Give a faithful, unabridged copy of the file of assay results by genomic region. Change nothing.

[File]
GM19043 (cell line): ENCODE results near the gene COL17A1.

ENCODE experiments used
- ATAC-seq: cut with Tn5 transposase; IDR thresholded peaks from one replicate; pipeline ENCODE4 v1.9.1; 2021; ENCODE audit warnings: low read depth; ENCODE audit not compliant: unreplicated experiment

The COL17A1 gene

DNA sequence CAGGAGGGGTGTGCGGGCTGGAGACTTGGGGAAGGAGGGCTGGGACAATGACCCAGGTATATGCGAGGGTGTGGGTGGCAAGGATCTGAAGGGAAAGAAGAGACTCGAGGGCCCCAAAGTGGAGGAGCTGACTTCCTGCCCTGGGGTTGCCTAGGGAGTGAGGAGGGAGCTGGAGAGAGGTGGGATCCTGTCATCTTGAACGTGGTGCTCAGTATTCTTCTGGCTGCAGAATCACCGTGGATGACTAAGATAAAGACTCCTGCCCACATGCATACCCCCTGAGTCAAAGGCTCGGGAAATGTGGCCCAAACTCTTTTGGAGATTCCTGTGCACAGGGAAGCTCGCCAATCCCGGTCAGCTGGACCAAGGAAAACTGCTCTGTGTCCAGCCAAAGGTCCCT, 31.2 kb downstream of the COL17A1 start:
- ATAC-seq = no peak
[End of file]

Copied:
GM19043 (cell line): ENCODE results near the gene COL17A1.

ENCODE experiments used
- ATAC-seq: cut with Tn5 transposase; IDR thresholded peaks from one replicate; pipeline ENCODE4 v1.9.1; 2021; ENCODE audit warnings: low read depth; ENCODE audit not compliant: unreplicated experiment

The COL17A1 gene

DNA sequence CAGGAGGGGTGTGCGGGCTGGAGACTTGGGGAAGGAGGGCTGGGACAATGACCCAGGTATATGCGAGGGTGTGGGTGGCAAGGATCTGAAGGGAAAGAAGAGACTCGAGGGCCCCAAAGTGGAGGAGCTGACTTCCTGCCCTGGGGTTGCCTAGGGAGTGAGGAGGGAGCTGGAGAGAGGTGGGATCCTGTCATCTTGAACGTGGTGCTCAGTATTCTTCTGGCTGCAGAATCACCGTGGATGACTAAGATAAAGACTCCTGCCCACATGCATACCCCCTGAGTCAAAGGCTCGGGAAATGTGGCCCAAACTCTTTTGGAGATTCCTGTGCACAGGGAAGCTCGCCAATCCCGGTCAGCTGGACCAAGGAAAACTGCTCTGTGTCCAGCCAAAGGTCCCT, 31.2 kb downstream of the COL17A1 start:
- ATAC-seq = no peak